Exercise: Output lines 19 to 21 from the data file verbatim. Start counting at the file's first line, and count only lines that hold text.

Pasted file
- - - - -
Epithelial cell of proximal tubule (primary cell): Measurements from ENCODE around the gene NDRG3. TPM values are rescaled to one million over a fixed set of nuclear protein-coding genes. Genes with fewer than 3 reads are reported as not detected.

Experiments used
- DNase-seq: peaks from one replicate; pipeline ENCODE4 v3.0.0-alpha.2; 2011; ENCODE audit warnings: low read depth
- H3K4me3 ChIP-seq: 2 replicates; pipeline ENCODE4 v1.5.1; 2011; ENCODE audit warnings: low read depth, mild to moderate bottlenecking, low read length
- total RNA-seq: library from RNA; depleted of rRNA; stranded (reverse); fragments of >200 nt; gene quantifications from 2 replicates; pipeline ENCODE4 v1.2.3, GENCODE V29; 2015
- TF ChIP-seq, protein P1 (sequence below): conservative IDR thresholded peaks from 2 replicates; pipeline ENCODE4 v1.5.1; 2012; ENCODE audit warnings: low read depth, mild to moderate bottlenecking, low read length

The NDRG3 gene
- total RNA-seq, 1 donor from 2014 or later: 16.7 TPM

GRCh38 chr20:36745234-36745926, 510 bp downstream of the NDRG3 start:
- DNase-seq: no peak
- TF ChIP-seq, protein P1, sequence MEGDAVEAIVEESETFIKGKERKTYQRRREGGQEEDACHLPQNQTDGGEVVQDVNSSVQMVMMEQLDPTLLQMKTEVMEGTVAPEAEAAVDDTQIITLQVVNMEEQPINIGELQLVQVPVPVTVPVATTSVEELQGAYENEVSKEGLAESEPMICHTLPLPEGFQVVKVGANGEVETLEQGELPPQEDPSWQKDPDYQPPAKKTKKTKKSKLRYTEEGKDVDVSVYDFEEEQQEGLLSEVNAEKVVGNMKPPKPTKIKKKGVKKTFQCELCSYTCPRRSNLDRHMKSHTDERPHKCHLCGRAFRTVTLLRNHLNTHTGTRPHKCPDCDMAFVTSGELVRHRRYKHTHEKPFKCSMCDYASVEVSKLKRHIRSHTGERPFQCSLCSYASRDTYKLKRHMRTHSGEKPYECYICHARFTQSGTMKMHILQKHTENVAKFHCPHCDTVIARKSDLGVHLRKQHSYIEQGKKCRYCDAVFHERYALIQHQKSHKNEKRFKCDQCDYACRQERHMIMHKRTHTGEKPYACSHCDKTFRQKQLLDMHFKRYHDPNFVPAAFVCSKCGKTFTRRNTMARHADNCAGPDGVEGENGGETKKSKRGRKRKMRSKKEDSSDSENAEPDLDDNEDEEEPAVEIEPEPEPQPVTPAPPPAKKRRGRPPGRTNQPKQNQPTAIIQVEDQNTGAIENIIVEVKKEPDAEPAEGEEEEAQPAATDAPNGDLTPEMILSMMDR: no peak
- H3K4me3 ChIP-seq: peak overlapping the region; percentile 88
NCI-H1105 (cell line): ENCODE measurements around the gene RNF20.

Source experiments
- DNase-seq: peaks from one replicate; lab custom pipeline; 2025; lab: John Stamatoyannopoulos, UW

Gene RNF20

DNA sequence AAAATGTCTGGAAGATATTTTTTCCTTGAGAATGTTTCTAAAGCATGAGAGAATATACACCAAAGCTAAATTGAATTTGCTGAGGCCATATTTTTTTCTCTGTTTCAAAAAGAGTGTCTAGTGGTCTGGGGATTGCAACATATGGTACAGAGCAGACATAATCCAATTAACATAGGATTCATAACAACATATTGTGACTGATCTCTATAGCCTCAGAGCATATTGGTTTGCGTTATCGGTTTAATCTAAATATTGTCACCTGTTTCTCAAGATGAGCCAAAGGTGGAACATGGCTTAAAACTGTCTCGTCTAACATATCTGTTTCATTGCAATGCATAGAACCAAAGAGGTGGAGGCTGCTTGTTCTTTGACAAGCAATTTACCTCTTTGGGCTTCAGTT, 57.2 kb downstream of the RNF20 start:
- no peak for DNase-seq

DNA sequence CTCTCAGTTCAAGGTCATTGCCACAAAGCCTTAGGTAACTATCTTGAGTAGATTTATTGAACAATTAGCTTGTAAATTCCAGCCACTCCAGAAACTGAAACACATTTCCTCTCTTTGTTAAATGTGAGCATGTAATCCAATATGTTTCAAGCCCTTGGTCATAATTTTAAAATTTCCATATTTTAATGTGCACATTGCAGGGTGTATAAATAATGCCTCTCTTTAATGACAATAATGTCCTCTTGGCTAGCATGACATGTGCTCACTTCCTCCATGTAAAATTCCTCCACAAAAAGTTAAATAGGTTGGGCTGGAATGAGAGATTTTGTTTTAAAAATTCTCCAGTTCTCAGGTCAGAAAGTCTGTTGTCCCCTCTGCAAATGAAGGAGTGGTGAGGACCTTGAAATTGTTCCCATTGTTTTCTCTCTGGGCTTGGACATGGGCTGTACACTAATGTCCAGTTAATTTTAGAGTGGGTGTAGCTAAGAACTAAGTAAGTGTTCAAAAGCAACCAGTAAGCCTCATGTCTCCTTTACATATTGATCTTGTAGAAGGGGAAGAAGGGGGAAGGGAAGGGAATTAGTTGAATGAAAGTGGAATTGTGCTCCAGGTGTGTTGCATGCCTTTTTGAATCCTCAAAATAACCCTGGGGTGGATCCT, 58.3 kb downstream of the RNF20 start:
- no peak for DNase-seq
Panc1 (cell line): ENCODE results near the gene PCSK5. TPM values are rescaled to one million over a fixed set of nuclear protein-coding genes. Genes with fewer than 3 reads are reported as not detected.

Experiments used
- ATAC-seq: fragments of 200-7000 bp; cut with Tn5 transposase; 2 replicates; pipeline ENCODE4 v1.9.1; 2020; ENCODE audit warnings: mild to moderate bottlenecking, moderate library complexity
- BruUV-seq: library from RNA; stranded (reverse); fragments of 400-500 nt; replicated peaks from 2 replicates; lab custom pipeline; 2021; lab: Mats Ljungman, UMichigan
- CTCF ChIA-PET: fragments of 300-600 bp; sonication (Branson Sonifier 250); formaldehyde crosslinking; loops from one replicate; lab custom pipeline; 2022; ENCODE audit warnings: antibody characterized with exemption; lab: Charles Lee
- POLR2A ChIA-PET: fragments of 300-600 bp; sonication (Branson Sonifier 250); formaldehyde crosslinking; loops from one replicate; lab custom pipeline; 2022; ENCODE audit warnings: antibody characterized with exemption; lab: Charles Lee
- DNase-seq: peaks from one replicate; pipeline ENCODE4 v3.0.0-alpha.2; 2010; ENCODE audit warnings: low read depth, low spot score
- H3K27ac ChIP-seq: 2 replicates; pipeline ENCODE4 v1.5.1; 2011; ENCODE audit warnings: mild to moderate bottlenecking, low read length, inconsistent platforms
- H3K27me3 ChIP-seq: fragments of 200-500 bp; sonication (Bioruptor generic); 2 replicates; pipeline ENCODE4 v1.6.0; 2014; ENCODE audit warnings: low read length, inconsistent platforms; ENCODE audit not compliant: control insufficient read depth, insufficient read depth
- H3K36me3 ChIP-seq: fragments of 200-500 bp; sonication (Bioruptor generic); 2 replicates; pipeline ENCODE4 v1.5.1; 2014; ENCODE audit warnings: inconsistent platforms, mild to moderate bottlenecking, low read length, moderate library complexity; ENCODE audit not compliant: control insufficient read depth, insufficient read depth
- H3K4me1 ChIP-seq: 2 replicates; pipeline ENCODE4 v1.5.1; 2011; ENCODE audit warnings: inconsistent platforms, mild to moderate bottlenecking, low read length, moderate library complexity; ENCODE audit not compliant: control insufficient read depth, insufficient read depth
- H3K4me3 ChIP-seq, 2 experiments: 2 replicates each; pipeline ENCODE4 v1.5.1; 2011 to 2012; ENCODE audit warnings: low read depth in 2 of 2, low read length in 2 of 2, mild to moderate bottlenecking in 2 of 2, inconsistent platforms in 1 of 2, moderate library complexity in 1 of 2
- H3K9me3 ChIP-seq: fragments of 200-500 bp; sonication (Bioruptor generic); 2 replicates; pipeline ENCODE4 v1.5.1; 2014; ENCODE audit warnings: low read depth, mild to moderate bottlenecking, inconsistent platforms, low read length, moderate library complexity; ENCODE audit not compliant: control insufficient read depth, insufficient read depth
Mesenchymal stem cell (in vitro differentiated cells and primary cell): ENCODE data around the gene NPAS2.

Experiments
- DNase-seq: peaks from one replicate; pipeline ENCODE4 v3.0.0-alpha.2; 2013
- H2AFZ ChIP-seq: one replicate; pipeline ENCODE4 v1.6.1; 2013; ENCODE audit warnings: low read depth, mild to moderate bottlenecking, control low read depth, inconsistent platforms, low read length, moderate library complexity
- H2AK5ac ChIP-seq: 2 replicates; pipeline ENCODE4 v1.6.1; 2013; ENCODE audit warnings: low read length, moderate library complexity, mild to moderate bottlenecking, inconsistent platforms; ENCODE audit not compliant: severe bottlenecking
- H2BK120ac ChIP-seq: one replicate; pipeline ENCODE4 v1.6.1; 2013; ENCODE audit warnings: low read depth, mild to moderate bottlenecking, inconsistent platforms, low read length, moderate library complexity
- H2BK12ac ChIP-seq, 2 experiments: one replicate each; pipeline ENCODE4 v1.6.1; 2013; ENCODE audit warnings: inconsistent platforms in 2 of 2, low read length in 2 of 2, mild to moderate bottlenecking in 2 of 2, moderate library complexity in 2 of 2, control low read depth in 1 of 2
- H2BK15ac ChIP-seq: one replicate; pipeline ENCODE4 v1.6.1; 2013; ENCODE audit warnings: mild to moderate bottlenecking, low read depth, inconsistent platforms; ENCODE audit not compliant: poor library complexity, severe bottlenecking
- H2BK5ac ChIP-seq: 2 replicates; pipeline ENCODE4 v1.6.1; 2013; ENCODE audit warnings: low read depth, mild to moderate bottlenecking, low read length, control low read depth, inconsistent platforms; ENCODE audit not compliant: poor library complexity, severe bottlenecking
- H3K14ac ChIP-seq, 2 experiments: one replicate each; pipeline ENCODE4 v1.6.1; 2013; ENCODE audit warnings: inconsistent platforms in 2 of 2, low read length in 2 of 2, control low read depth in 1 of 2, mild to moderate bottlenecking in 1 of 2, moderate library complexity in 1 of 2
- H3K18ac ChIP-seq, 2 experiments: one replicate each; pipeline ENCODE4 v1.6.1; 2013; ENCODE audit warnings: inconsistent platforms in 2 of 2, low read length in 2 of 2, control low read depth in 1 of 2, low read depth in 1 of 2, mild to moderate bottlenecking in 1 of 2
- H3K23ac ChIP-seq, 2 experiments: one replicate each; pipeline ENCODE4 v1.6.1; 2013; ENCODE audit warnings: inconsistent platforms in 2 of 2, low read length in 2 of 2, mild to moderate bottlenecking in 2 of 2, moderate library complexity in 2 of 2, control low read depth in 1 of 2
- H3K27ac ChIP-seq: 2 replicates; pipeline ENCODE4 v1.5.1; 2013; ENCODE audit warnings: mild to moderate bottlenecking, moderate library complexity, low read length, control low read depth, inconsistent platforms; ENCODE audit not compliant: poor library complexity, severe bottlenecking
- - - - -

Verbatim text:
DNA sequence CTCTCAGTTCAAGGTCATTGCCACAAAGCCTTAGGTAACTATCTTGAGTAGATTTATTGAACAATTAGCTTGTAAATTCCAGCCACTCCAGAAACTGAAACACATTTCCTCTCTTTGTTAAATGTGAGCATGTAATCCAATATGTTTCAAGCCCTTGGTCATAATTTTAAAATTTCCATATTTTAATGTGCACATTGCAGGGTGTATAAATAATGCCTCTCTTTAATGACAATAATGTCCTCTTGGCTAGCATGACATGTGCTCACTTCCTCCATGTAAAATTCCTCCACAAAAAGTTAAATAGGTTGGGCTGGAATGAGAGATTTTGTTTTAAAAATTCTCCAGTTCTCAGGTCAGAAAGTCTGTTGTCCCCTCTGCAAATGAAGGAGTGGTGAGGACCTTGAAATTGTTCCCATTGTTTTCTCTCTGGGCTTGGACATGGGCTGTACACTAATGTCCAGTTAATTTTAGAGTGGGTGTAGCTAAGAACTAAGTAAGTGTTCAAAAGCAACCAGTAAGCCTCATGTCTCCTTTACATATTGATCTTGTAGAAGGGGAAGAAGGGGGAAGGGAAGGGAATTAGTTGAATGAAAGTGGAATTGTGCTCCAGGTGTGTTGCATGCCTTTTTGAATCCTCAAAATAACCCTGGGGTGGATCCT, 58.3 kb downstream of the RNF20 start:
- no peak for DNase-seq
Panc1 (cell line): ENCODE results near the gene PCSK5. TPM values are rescaled to one million over a fixed set of nuclear protein-coding genes. Genes with fewer than 3 reads are reported as not detected.